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Pop culture obsessives writing for the pop culture obsessed.

Doctor Who: “The Wedding Of River Song”

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You didn’t expect to get all the answers, did you? If so, “The Wedding Of River Song” must have been a disappointment. Not only did we not get to the bottom of The Silence or hear the answer to the first question, we didn’t even get a proper-seeming wedding. Instead, this sixth-season finale featured a classic Moffat sleight-of-hand, raising two new questions for every answer it supplied and piling on a bunch of big, crazy ideas on top of the big, crazy ideas already in play. In other words, unless you were looking for answers, all the answers, this was a pretty close to perfect season finale.

Let’s start with the biggest, craziest idea first, the stuck-in-time London. There’s enough material here for an entire episode. Churchill, one of several characters to get called back into action, serves as Holy Roman Emperor and seemingly all eras of London exist at once on top of one another. Dickens promotes his latest Christmas special on television while pterodactyls annoy those hanging out in the park. A less restless showrunner would have spent an hour exploring that parallel world, Sliders style. But here it’s mostly there to show what happens when you mess with time and how nothing good come of it.

It takes a while for The Doctor to convey that message, however. Locked up long enough to grow a creepy beard (again), he’s the lone voice of reason in a world gone mad. Changing that means convincing his old friend Caesar, er, Churchill that things aren’t quite right and exposing this alternate London as a place plagued by The Silence. Meanwhile, elsewhere in time, a Stetson-outfitted Doctor tracks down information on The Silence from sources that include a worse-for-wear Dalek, the spaceship that poses as people, and the now headless Dorium Maldovar (with a stop to play a life-or-death game of live chess before a bloodthirsty crowd first). And, oh yeah, there are some carnivorous skulls, too.

All that’s within the first 10 minutes, but impressive unpacking of wild concepts wouldn’t mean anything if it didn’t service the big story Moffat’s been telling for the last couple of seasons. And it would mean even less if it didn’t service the small story he’s been telling, the story of The Doctor, Amy, Rory, and River, an oddball group floating through time. Ending, as it must, with The Doctor’s “death,” this episode brings us full circle back to the beginning of the season. That means we finally get to the bottom of the moment when an astronaut shoots The Doctor—an astronaut who’s actually River Song, as it turns out—but also a reminder of all the warm feelings and affection these characters have for each other.

Both the stories depend on each other. These characters wouldn’t have found each other were it not for the cosmic cataclysms they’ve found themselves forced to prevent, but they also wouldn’t have been able to save the universe if it weren’t for the love that’s developed between them. Hence, The Doctor is wrong. Or at least he was wrong when he decided to swear off companions to avoid damaging any more lives. A sense of guilt has weighed heavily on him all season, but if it weren’t for Amy’s fondness for him, he would never have been able to restart time. And, at his greatest moment of need, the whole universe bends its way to save him. It’s turned into a science fiction adventure show that’s also about friendship and family—more so than any previous seasons since the revival—a strange combination that’s worked out brilliantly so far.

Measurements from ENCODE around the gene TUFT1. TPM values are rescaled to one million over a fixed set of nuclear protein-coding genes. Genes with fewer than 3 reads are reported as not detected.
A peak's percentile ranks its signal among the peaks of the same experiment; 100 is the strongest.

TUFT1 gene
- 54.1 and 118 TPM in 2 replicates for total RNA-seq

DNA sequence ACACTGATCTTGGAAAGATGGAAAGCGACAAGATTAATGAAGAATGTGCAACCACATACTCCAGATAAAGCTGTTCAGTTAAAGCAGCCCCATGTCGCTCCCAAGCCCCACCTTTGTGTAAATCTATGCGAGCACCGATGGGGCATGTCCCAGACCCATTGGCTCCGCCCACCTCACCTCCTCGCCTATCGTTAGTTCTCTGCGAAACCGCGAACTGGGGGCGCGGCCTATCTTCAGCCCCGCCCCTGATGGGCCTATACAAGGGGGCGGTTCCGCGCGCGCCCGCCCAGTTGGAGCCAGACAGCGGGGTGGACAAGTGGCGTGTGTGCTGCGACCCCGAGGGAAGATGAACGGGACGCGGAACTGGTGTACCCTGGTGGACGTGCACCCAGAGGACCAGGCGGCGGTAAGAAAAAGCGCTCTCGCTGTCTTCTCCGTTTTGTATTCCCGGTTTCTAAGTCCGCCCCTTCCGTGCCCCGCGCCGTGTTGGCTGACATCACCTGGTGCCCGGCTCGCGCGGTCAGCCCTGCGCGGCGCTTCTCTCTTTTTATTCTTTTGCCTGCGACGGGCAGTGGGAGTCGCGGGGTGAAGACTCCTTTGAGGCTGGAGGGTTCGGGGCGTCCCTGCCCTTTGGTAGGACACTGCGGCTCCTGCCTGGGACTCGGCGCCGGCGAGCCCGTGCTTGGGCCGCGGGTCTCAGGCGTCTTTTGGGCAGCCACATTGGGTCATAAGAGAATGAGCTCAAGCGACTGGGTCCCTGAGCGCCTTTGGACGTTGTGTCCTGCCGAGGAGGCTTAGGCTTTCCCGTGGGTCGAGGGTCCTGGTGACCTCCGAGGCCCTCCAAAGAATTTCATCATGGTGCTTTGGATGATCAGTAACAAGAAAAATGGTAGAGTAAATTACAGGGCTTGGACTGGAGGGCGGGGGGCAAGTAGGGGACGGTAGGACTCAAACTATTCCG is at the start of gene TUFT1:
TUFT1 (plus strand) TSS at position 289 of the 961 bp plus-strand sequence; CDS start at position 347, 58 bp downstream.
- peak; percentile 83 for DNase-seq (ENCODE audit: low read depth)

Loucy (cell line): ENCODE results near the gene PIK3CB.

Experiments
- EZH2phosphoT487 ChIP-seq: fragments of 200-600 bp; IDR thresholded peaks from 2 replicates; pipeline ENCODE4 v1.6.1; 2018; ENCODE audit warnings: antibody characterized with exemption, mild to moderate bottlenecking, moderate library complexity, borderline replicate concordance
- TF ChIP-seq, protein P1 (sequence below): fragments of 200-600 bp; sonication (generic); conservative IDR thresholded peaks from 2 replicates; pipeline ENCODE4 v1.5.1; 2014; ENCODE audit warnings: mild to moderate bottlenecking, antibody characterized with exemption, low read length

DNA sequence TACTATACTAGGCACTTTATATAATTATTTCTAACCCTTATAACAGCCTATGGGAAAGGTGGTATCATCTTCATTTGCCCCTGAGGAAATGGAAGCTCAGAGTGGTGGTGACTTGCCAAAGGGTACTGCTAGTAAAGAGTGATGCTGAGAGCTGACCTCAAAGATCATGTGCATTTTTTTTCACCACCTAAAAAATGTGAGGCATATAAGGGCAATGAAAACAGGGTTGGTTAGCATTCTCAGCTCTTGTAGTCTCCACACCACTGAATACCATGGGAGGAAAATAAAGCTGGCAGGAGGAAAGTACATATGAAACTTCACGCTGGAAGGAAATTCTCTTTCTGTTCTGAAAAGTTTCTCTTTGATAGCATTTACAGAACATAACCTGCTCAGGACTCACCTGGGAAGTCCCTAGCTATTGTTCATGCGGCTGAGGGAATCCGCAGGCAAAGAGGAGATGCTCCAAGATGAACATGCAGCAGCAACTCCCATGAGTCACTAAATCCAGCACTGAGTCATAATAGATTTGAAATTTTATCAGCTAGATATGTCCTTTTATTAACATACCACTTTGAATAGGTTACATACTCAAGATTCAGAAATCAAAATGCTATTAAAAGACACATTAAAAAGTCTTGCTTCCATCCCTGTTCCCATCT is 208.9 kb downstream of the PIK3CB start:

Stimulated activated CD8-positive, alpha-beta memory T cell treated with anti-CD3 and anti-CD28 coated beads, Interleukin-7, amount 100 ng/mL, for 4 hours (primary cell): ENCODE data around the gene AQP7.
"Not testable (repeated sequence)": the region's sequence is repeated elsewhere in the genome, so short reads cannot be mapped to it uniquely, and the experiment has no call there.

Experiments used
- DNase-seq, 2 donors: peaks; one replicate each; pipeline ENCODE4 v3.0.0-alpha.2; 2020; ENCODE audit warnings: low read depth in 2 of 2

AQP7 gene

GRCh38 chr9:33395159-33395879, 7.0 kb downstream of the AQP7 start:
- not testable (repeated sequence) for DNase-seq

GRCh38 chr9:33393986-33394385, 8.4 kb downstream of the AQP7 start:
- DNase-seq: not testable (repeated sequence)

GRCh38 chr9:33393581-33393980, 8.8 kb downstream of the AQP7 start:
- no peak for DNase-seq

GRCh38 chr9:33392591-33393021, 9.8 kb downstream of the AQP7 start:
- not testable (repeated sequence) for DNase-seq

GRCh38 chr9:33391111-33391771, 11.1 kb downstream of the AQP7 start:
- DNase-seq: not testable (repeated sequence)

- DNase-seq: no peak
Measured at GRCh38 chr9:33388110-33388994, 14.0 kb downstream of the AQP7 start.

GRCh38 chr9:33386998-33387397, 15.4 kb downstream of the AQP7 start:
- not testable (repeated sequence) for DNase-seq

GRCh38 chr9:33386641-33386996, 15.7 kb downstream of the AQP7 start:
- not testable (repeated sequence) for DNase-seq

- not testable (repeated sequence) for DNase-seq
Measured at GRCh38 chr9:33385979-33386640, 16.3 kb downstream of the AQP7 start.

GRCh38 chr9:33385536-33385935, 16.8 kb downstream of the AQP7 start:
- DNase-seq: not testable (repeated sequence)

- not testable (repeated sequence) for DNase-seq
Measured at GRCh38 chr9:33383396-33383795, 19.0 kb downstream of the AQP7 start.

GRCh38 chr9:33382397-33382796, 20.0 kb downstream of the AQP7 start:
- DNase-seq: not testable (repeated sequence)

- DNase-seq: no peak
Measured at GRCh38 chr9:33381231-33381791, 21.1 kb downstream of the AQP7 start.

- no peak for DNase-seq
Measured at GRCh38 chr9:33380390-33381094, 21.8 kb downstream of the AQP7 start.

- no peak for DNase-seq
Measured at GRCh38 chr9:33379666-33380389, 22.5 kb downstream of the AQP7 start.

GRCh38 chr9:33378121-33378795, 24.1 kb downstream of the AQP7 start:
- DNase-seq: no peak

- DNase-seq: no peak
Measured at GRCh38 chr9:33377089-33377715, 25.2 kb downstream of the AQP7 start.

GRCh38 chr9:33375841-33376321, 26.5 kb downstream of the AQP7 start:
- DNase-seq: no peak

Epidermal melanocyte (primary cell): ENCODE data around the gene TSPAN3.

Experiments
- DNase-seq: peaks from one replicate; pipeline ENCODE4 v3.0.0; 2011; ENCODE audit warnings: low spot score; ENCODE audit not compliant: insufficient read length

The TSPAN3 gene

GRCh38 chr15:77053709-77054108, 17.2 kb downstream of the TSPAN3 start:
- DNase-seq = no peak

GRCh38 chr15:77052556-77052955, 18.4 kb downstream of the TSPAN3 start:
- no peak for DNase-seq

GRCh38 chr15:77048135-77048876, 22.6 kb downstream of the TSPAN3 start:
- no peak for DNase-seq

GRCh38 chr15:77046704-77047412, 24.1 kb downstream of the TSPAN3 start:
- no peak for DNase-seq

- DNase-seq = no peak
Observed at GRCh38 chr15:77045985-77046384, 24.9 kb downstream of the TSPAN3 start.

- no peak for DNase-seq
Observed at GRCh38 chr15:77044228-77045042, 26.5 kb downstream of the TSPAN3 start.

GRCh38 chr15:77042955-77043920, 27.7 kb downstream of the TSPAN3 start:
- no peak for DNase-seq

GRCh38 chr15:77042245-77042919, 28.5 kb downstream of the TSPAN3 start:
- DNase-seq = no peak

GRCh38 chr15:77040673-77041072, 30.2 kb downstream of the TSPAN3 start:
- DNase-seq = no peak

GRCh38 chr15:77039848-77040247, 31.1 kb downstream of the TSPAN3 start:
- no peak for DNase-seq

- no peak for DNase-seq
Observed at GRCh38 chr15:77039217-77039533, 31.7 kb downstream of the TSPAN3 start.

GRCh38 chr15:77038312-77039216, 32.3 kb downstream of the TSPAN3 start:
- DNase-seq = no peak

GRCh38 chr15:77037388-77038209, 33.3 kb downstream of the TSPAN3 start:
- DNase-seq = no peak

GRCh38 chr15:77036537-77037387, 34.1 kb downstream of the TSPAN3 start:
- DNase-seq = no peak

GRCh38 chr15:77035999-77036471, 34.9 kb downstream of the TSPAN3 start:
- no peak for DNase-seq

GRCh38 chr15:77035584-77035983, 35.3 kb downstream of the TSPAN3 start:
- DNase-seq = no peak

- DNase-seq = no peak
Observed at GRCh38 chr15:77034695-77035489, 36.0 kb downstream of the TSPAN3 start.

It’s also, in its odd way, turned into a universe-spanning romantic comedy. The Doctor is a creature of, at best, muted sexuality except in the company of River when a powerful chemistry takes over. And here they get married, which the biggest change the character of The Doctor has undergone, since I’ve been watching the show anyway. What will it mean? We don’t really get a sense of that here, or even see The Doctor and his bride together after they kiss. But things have changed. When we see Amy and River together, their relationship has shifted. River’s still flitting around time, but she’s come to see Amy as her mother. When she hangs out with Amy and Rory at the episode’s end, they look like a family.


Things have changed for The Doctor, too. After ascending to the status of a demigod, he’s now gone underground, or at least as underground as a man floating around in a big, blue police box can be. He’s companionless, for now, but probably unable to see the universe as quite so lonely a place as he used to. With Amy, Rory, and River out there together—for now—he’s even got something like a home. “So. Where are we?”, Amy asks Rory at the end. Good question. At the end of season six, it looks like we're somewhere we’ve never been before.

Yet some things haven’t changed. As Dorium points out, “it’s all still out there” and he may have only forestalled his day of reckoning. And then there’s the question, which Dorium apparently reveals at last in the episode’s final lines: “Doctor who?” Or is it “Doctor, who?” Or maybe “Doctor who…” with a blank to be filled in. With this show, there’s always a blank to be filled in even at the end of a season.


Stray observations:

Four quotes and a question:

• “Hello, Dalek.”

• “Hell. In high heels.”

• “It was a busy day, and I got beheaded.”

• “She would like to go out with you for texting and scones.”

• Amy leaving Madam Kavarian, albeit in an alternate timeline: Does that change her character? She seems to think so.


• Finally, see you at Christmas time.